• PUD definition does not include affordable housing as a goal, but does include the goal of “Facilitate the provision of housing and improved residential environments” (§215-23.7 A4) and has a section on Public Benefit (§215-23.7 F) which does not include affordable housing, or any mention of housing whatsoever. The Town should, at a minimum, add “affordable” to the housing goal A4 and include affordable housing within the potential Public Benefit justifications.

    • We also strongly recommend including a definition of “affordable housing” within section §215-15.7, and additionally suggest using the Average Median Income for the Town’s census districts rather than the AMI for the region as threshold measures.

“We object to the continued use of restrictive Euclidean-style Single Family zoning (R-1) for the vast majority of the residential areas of the Town.”

“We are further troubled to see that the R-1 zoning has a minimum lot width of 45’, minimum front setback of 25’, and minimum lot area of 4,500 square feet.”

“We are also troubled to see that R-1 requires two spaces for cars , and does not permit Accessory Dwelling Units/In-Law Suites even with a special use permit…. We also noted that Building-Mounted Wind Energy Conversion Systems are not permitted anywhere except Industrial and Mixed Use Waterfront areas.”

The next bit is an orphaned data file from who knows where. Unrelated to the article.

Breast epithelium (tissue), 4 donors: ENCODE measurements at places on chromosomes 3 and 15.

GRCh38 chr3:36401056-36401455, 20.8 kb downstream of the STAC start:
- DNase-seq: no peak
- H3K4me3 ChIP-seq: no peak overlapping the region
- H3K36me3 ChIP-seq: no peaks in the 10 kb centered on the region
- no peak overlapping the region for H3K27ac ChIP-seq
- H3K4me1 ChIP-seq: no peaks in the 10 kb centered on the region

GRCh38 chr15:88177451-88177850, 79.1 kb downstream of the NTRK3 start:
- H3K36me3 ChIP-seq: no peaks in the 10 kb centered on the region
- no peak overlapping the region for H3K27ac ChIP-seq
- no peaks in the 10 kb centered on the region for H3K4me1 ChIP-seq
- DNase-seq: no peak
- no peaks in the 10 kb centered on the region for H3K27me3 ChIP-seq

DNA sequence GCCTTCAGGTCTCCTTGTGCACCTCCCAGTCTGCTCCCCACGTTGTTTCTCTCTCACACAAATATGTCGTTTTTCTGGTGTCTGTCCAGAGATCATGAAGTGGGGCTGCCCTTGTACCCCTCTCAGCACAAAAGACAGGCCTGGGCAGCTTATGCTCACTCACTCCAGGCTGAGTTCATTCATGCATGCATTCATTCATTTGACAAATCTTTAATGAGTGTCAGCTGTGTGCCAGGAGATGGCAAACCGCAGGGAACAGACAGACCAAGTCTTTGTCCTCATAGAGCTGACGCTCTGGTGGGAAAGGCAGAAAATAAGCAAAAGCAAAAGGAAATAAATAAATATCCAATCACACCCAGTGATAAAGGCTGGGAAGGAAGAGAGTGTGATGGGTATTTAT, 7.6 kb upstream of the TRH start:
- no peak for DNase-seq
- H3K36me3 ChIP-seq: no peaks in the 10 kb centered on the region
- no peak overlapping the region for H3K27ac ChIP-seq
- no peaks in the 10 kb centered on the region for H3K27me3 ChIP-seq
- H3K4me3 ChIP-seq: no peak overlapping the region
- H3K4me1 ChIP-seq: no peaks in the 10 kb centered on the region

“We instead suggest a minimum lot width of 25’ for new build structures, a setback defined by the front yard line of the block, and a minimum structure size set by percentage of lot covered rather than a specific required size. In the City of Buffalo, minimum lot widths for residential zones can be as narrow as 15’, but the N-2R residential areas that are most closely similar to Tonawandas R-1 district have minimums of 25’. The N-2R setback minimum in the city of Buffalo is not defined strictly, but rather is +/- 5’ from the established front yard line on the block. Finally, while the minimum lot size is 1500 sqft, rather than any specific minimum defined building requirement, instead structures must cover LESS than 70% of the lot.”

  • Part 2 District & Use Regulations §215-20.5 Table 20-b remains unchanged, with 45’ minimum lot sizes for R-1, R-2 & MR zones and 25’ setbacks for R-1 & R-2 zones (20’ for MR zones.)

  • Part 3 Development Standards §215-30.4 Table B remains unchanged, with requirements of 2 spaces per unit of single family housing, and 1.5 spaces per unit of multi-family housing.

  • There is no mention of Alternative Parking Arrangements §215-30.8 in section §215-30.3 Residential Parking Requirements. Alternative Parking Arrangements for other zoning uses are at the discretion of the reviewing body and may require a Parking Demand Analysis, which disincentivizes Alternative Parking Arrangements